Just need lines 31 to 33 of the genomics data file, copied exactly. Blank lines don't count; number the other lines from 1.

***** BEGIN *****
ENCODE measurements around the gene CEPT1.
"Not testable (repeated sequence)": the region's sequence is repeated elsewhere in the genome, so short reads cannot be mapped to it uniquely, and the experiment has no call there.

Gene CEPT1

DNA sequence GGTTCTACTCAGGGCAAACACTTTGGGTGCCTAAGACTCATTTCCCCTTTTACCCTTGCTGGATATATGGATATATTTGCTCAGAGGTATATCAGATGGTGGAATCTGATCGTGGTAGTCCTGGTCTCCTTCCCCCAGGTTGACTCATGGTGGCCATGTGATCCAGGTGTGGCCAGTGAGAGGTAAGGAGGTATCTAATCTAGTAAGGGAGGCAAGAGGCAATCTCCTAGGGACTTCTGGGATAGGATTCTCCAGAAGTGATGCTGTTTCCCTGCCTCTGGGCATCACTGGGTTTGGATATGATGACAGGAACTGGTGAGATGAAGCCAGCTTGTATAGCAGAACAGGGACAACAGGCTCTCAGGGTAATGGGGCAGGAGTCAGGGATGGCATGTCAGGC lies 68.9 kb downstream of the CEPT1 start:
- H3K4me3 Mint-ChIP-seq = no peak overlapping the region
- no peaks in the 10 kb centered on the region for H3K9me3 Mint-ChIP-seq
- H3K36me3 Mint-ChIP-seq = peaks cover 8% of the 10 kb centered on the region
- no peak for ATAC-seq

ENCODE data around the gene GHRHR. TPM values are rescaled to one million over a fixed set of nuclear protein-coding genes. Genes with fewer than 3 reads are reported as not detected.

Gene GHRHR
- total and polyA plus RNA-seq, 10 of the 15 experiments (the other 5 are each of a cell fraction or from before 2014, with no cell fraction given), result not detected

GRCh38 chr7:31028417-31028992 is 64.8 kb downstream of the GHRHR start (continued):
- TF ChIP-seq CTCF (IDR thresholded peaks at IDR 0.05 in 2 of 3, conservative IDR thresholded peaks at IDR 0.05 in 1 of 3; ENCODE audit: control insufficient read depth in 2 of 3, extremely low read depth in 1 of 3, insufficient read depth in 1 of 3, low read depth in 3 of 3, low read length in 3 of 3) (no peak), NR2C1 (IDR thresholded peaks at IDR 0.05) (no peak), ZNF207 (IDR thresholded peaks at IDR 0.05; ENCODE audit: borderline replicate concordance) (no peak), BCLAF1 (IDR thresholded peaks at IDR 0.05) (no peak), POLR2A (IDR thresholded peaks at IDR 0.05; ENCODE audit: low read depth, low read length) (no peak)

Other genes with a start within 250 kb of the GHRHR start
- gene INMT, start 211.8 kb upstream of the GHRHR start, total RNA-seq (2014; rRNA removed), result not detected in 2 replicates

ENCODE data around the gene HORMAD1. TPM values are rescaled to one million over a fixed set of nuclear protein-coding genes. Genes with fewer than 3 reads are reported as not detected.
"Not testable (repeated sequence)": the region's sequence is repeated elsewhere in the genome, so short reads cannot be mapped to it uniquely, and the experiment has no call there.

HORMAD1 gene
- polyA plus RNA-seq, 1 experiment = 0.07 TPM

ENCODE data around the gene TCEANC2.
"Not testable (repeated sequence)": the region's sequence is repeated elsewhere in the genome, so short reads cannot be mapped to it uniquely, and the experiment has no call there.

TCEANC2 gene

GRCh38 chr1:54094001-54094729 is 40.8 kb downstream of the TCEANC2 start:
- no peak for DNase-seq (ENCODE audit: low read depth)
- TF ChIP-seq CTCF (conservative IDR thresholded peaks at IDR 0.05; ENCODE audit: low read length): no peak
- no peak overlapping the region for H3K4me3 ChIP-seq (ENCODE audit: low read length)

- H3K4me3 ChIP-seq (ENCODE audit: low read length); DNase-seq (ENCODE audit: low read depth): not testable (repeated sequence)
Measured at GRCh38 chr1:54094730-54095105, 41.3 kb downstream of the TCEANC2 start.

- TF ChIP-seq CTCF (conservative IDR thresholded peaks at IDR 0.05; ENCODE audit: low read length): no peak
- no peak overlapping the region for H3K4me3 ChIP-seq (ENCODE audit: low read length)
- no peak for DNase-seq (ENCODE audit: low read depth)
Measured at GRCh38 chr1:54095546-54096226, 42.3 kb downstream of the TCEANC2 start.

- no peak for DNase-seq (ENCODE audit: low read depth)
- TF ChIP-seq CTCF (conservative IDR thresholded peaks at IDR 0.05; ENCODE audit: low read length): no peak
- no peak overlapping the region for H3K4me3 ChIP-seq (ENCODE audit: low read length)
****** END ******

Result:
- no peak for DNase-seq (ENCODE audit: low read depth)
Measured at GRCh38 chr1:54095546-54096226, 42.3 kb downstream of the TCEANC2 start.

- no peak for DNase-seq (ENCODE audit: low read depth)